What I didn't realize when starting my interviews was the lag time between speaking with someone and getting it to print. I had the pleasure of speaking with Jeff Chang in early June at the R-16 b-boy dance competition. However, it's just making it to print today and it's almost two months later.
This interview is only around 600 words, so it's pretty short and leaves out some other things I asked Jeff about.
If I can figure it out, I'll post the rest of the interview as a podcast and I'll just update this post when I do it. Basically, what that means is I have no idea how to edit and upload at podcast. I've got to ask my pod casting friends, like ZenKimchi (who now does the weekly Seoul Podcast) or FeetManSeoul/Metropolitician how to do it.
In the meantime, check out the interview.
[Regina Walton's Expat Interviews] Korea's trend-setting hip-hop culture
Jeff Chang is a journalist and book writer whose writing focuses on hip-hop culture. He has written for many well-regarded publications, from the New York Times to Vibe magazine. He is the author of two books on hip-hop culture. His first was "Can't Stop, Won't Stop: A History of the Hip-Hop Generation." His second book, "Total Chaos: The Art and Aesthetics of Hip-Hop," is an anthology of essays and interviews. It focuses on the reach of hip-hop culture beyond its obvious elements of rapping or MCing; DJing; urban art and graffiti; and b-boying or break dancing. The book looks at how hip-hop culture has influenced other art forms like theater and film, fashion, photography, poetry, literature and painting.
I had a chance to sit down and talk to Chang during the recent R-16 B-boy Championship in Suwon on May 31 and June 1 at the Suwon Olympic Sports Complex.
For expatriates in Korea who are interested in hip-hop and b-boy culture, Korea is a new center of innovation. That's very exciting. When asked why he was attending the R-16 competition, Chang replied at length. "R-16 is recognized, I think, as one of the top b-boy events in the world, and, I think, for good reason. The Korean b-boys have really been able to put themselves on the map in a huge way. They've completely changed the game as far as b-boying goes. They breathe all kinds of new life into the art form that I think folks have been looking for a long time.
"And, so, I think the excitement around R-16 in the world has to do with the fact that it just seems that this (Korea), right now, is the place to be if you want to know what's at the cutting edge of hip-hop and what's at the cutting edge of the dance forms. I think, for instance, in the United States over the last two years, there have been all these dance competitions that have been going on. There is this huge craze for dance and, at the same time, that's created a hunger for the real thing. And I think this is the epitome of the real thing."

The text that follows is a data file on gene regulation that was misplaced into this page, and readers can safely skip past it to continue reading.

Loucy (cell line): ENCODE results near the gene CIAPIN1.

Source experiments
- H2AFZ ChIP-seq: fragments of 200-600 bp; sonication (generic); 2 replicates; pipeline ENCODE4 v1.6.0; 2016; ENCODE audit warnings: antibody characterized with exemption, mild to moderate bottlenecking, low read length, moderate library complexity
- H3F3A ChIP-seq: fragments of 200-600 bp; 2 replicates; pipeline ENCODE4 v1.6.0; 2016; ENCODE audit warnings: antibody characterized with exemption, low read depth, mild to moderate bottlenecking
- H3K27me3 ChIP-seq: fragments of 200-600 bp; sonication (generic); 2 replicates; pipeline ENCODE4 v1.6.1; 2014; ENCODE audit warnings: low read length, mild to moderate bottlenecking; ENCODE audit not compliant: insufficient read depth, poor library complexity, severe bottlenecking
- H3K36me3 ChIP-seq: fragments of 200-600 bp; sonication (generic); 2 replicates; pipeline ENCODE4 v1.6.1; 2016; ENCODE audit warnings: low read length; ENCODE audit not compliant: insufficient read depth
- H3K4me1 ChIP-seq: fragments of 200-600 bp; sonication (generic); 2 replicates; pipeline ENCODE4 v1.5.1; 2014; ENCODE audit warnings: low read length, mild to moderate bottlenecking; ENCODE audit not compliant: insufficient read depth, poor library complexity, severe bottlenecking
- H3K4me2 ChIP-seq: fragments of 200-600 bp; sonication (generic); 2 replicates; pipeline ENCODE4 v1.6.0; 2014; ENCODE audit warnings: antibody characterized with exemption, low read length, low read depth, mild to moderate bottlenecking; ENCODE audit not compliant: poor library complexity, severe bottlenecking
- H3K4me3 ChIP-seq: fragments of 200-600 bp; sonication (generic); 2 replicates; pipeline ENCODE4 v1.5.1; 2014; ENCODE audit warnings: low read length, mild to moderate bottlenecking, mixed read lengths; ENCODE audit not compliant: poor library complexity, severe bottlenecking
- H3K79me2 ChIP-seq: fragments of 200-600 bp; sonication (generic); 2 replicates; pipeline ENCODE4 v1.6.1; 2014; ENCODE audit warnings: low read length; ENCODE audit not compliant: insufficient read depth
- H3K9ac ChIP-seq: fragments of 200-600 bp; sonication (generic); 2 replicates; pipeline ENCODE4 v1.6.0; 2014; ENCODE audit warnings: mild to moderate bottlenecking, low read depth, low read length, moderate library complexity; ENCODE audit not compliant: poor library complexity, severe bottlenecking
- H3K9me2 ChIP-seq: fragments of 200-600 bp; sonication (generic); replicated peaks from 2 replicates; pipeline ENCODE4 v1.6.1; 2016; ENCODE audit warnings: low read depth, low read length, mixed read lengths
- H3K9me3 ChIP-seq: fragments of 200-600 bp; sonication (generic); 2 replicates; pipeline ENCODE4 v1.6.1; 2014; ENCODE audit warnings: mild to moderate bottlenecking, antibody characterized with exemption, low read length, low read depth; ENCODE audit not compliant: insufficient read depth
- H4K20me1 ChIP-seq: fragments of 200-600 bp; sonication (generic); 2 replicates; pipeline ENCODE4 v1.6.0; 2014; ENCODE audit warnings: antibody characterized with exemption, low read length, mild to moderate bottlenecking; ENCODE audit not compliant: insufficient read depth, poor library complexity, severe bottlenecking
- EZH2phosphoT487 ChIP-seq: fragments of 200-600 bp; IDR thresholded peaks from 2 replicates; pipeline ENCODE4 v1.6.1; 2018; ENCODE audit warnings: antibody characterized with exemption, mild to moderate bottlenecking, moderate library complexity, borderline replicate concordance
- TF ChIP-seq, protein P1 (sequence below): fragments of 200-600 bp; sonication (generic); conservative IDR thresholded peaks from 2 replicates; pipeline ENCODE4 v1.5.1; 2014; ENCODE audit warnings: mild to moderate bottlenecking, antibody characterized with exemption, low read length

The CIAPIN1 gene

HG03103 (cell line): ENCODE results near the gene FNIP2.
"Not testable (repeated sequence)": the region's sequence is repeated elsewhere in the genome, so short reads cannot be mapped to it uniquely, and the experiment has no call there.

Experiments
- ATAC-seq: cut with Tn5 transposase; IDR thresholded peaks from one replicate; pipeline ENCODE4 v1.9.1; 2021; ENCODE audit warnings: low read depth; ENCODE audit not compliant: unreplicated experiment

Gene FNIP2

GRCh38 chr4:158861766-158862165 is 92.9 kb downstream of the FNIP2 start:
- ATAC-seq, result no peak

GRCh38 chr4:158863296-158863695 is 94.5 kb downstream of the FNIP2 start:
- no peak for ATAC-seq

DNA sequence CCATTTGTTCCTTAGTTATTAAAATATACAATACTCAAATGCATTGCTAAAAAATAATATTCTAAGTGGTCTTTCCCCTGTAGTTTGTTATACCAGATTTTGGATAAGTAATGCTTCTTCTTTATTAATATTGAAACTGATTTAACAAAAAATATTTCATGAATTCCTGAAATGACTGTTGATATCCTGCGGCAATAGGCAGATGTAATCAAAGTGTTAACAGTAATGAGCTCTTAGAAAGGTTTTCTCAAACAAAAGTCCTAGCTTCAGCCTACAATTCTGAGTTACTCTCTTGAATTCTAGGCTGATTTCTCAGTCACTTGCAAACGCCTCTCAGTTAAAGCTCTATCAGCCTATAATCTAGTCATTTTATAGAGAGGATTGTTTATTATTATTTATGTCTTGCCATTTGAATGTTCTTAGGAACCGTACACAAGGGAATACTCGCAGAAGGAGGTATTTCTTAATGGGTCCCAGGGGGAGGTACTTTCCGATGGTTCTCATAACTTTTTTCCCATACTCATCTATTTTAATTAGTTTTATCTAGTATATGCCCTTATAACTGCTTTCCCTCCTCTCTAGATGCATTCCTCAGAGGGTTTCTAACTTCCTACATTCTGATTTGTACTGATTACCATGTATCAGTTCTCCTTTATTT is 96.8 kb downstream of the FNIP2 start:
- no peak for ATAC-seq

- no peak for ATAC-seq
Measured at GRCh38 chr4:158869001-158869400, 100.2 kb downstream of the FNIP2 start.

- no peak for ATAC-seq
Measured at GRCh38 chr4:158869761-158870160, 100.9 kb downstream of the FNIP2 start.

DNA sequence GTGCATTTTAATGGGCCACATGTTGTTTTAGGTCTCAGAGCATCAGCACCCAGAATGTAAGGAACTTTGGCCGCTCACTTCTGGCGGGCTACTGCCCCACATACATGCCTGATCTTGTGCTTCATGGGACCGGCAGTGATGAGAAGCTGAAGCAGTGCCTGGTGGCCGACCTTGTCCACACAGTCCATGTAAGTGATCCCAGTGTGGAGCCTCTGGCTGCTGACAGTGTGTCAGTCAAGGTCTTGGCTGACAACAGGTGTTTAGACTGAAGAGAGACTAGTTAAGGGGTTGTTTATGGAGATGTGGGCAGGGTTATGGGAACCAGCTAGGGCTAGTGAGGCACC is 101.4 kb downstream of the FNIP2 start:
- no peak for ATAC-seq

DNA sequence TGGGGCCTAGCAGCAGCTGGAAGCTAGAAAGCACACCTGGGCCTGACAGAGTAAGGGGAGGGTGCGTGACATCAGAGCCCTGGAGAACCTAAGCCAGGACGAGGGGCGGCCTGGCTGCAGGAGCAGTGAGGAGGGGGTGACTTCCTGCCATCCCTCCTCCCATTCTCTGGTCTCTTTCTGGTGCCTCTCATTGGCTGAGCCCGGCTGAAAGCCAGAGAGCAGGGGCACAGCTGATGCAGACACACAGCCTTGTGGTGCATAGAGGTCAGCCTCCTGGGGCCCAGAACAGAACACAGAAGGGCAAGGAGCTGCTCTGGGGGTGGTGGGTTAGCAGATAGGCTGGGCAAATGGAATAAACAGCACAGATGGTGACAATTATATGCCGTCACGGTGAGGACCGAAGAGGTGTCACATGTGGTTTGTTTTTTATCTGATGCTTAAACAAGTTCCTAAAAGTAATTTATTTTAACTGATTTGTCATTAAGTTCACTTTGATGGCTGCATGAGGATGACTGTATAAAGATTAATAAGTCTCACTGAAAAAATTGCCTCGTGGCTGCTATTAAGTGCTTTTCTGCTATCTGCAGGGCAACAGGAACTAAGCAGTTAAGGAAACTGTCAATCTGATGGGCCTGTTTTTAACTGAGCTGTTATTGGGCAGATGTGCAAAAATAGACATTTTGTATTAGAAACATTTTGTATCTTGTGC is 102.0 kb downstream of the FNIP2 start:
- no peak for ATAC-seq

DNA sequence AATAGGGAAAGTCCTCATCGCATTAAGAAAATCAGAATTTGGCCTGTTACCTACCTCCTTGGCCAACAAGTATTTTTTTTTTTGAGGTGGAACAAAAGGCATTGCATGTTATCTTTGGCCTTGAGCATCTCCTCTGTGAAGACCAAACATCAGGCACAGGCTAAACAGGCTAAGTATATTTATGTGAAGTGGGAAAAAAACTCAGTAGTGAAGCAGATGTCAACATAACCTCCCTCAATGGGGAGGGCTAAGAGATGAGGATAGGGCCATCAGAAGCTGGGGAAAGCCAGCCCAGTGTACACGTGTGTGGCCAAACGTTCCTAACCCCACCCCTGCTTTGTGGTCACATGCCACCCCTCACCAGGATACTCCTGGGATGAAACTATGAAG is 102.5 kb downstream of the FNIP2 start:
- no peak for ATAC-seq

With such kudos for the Korean b-boy teams from someone so established and well-versed in hip-hop culture, the question is what exactly sets the Korean teams apart from the other fiercely competitive b-boy teams worldwide? What is it that makes Korean b-boy teams worth paying attention to?
For Chang, what it comes down to is both mastery of basic elements and innovation.
"I think it's a combination of the fact that these are crews that are fiercely and intensely competitive. They have completely mastered the forms and they're also completely transforming the forms. I was starting this afternoon to compile a list of all these different types of moves that Korean b-boys have innovated over the last five years, and it's mind-boggling. There are so many. And not just that; it's the whole form.
"It's the whole choreography. It's the way that they present the shows. It's the way that they use the stage. It's the way they engage the audience. It's all that and that hardcore b-boy attitude of 'I'm the best' and then proving it. It (hip-hop) allows folks to stake out their own identity and to then make that identity available to folks all around the world. What the Korean b-boys are doing in that sense is they're making Korea visible and accessible to millions and millions of kids all around the world.
"It's always been a grass-roots movement that's been about allowing people to express themselves in the deepest kind of way."
The R-16 website
My link to Jeff's article on Korean b-boys and R-16
Here is a Adobe version of the article:
What's also exciting about this one was Jeff has been a journalist and author writing on this stuff for years, which means just by speaking with him, I had a chance to learn. Also, Jeff knows Miles Marshall Lewis who is another respected journalist and writer. Miles found me via my blog maybe a year or so ago. Miles is black expat living in Paris right now, so it's great to be in touch. It was really fun to interview someone he knows and respects. Sphere: Related Content